While the description of the preferred process provides that the liner resin is applied to the bonding resin which has already been applied to a surface, in certain instances the bonding layer can be dispensed with and the liner resin applied directly to the surface.
Referring again to both FIGS. 1 and 2, at this stage in the process the resulting product will, in a schematic representation, appear as wall section (8) as shown in FIG. 3, wherein the concrete wall (11) with bonding resin layer (10) adhered thereto and the liner resin (9) is permanently bonded onto the surface of layer (10). Since the liner resin mix includes the resin of the bonding layer (10) and is applied to the tacky surface, an exceptionally delamination-resistant liner system is achieved. The resilience of the bonding layer (10) is an important factor here as with thermal expansion and contraction of the concrete wall. The bonding layer is able to expand and stretch and elongate and yet remain firmly adhered to the wall and at the same time remain bonded to the liner (9).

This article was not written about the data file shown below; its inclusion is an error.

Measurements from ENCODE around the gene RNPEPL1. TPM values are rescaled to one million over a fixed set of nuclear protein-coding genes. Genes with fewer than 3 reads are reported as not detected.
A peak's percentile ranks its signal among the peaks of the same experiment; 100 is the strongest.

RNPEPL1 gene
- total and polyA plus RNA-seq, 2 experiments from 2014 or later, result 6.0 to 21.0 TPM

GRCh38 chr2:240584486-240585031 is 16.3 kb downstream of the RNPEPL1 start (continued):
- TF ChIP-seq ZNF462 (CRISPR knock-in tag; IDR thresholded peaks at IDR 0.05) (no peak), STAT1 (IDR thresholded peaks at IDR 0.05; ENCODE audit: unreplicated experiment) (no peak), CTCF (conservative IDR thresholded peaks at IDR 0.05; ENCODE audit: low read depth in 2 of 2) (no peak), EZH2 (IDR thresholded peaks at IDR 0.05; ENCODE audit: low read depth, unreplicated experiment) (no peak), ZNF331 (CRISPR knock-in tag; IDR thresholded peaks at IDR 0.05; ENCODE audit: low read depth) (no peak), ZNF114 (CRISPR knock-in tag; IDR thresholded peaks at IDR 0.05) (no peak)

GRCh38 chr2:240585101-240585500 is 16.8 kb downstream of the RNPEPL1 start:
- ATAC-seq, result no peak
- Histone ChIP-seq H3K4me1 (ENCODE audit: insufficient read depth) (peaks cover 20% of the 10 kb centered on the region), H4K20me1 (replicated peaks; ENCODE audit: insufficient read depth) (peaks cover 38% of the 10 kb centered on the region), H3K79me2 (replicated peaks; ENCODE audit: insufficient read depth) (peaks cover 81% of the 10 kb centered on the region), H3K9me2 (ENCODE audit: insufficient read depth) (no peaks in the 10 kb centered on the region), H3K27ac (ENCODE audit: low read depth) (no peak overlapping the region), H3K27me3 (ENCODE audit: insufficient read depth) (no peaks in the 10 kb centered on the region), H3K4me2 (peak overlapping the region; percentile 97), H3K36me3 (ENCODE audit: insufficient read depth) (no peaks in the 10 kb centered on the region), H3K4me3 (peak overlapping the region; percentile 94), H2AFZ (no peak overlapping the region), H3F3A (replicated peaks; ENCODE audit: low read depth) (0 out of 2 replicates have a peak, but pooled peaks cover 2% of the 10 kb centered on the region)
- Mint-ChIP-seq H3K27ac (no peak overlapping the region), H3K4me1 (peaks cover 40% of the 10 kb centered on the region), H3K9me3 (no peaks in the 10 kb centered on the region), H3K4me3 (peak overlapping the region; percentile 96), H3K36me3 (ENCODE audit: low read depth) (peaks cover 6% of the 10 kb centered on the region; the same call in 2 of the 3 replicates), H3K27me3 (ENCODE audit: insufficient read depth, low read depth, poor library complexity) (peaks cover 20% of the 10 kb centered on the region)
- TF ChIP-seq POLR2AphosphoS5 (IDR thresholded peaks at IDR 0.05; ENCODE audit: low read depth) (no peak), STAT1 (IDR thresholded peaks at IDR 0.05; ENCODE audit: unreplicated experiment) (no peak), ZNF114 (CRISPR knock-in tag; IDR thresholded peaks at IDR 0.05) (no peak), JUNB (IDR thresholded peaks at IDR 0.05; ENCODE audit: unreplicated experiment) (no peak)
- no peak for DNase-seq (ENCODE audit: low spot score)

If it is desired that the liner resin be applied to a surface by means other than spraying, the initiator can be mixed into the liner resin in a drum immediately before it is painted or rolled or sponged onto a substrate, or over the bonding resin layer.
The liner resin, when properly applied, is waterproof, acid resistant, and structurally superior in many respects to the properties of the underlying concrete or other substrate and adheres and bonds to many substrates and types of concretes. It can be cast or poured, or may be used under water. By adding aggregate, sand, and reinforcement, the fabrication of building materials which are traditionally concrete can also be accomplished. The liner resin of the present invention may be used in products which include pipes, manholes, structural members, blocks, wall panels, pilings, culverts, and, in general, substitutes for concrete such as in foundations, walkways, and roads. It is especially useful in marine environments as a substitute for concrete and other structural materials.